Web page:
Compelling the 'Get'
Serious unfairness and gender bias may happen when it involves parties of Jewish faith in a divorce case. It occurs when the husband refuses to cooperate in obtaining a religious divorce, known as a 'Get'.
Where the husband, and it can only be the husband, refuses, it has a chilling effect on the wife who must either bargain for her husband's cooperation or be unable to remarry. Essentially, the woman remains her husband's wife, under religious law, while he is free to re-marry.
In rectifying the situation, Michigan law is not helpful. Our courts should follow national case law which is more contemporary, well reasoned and provides for fairness.
In Weinstein v Weinstein, our Supreme Court focused on enforcement on an "agreement" by the husband who later reneges. It used the traditional, well established rule that if parties to a divorce sign an agreement, they are thereafter bound by its terms.
The Court stated:
if Plaintiff approves the terms of the divorce decree and signed the property settlement with his 'tongue in his cheek' that tongue must now remain silent.
The other notable Michigan case is Fisher v Fisher. The Court of Appeals struggled with the defendants raising a constitutional issue requiring an overriding interest to justify state action which may result in denial of the exercise of religious freedom.
Fisher was a post-judgment custody dispute. One parent alleged interference by the other with their respective religious practices. The Court of Appeals concluded that it could not order a custodial parent to educate a child in a particular faith or interfere with a non-custodial parent's right to pursue his or her religious activities with their children. This case unfortunately has been cited as support for not compelling a husband to cooperate in the obtaining of the ‘get’.
Other state's case law is well-reasoned. First, New York and New Jersey law is as equally settled as Michigan that an agreement by the husband to obtain the ‘get’ is binding either by specific and can be remedied by specific enforcements or contempt and fine. Defendant's arguments that a court is without jurisdiction to direct him to participate in a religious divorce as a matter of personal conviction and later reneges on an agreement, leaves the court to conclude that he never intended to carry out the terms of any agreement or for a court stipulation and therefore was utilizing the court for his own ulterior motives. Such behavior will not be condoned.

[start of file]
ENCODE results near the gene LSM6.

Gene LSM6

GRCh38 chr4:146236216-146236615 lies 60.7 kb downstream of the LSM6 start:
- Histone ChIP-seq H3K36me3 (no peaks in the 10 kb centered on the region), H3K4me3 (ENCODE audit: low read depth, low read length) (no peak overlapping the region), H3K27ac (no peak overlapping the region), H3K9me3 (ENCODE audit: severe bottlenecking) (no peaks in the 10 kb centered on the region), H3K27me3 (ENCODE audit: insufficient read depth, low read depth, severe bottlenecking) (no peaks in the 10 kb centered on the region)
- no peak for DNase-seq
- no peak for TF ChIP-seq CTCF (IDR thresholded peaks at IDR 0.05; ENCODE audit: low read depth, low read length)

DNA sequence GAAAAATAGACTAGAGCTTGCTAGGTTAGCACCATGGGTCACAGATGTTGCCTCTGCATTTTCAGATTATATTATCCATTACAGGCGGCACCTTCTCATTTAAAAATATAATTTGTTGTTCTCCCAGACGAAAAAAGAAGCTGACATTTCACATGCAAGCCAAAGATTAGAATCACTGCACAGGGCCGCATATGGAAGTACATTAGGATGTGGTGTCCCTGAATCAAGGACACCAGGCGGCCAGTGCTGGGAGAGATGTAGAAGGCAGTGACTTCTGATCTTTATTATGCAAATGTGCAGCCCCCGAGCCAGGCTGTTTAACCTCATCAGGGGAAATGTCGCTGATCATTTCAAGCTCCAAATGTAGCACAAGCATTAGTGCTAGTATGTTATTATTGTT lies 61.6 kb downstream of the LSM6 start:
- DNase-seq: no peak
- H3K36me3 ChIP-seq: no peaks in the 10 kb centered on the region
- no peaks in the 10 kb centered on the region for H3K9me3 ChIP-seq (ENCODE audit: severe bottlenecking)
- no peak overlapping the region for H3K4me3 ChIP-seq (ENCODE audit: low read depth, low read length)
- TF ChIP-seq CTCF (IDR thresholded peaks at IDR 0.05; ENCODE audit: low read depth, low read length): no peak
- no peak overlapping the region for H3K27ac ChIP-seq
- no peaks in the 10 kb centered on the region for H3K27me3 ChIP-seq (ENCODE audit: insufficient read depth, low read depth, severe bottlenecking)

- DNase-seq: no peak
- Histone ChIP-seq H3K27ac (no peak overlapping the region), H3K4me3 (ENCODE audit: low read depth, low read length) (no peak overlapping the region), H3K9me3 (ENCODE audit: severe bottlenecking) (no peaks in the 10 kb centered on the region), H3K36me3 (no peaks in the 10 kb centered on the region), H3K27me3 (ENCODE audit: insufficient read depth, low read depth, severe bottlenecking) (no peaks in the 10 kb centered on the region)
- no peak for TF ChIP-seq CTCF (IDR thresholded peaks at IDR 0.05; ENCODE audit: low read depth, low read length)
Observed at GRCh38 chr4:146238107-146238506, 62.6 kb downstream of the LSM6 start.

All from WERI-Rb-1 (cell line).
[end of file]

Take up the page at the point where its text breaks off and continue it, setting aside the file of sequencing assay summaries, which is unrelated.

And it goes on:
The leading case is Minkin v Minkin. There, the wife moved for a post-judgment order requiring defendant husband to obtain and pay for the cost of the ‘get’.
At hearing, the trial court had testimony from three highly respected Jewish rabbis, one of which was a matrimonial attorney as well who provided extensive analysis regarding the civil rather than religious nature of obtaining a ‘get’. The court provided an extensive analysis of the parties' marital contract. The court concluded that it required the husband to grant the Ketubah when there are allegations of adultery. The court ruled that requiring the husband to get a ‘get’, notwithstanding that there was no 'agreement' in the course of the case, distinguishing it from other case law, was enforcement of the original marital contract. Minkin states:
a ‘get’ does not require a religious ceremony and neither party is required to state any doctrine or creed or even acknowledge his/her religion. Moreover, the acquisition of a ‘get’ is merely a severance of the contractual relationship between the parties and it has no relationship between the parties and God.
The state Supreme Court found the marriage devoid of any requirement that could be construed against public policy because it simply called for the defendant to secure the ‘get’. At appearance before a rabbi to answer questions and give evidence needed by the rabbi to make a decision is not a profession of faith.
The Minkin decision also reviewed the constitutional implication raised by the husband. The United States Supreme Court has ruled that a state may adopt any approach to resolving any religious disputes which does not entail consideration of doctrinal matters. Judicial involvement is permitted to any extent that it can be accomplished in purely secular terms
A similar result is found at the New York case of Avitzur v Avitzur. Here, the court found the marital agreement to be analogous to an antenuptial agreement. It held that enforcement of compelling the Get by a civil court does not violate constitutional prohibition against excessive entanglement between church and state because, "nothing in law or public policy to prevent judicial recognition and enforcement of the secular terms of such an agreement." As a matter of law, the court held there was no proscription against specific performance of the ‘get’ and therefore the contractual obligation that Plaintiff sought was enforceable in a court of a law and equity.
In conclusion, our trial courts are not venturing into the constitutional waters of separation of church and state and ordering a husband in a Jewish divorce to cooperate to obtain the Get. What our trial courts are doing is providing for fairness and taking away a negotiating stall-point which leads to unfairness and gender bias.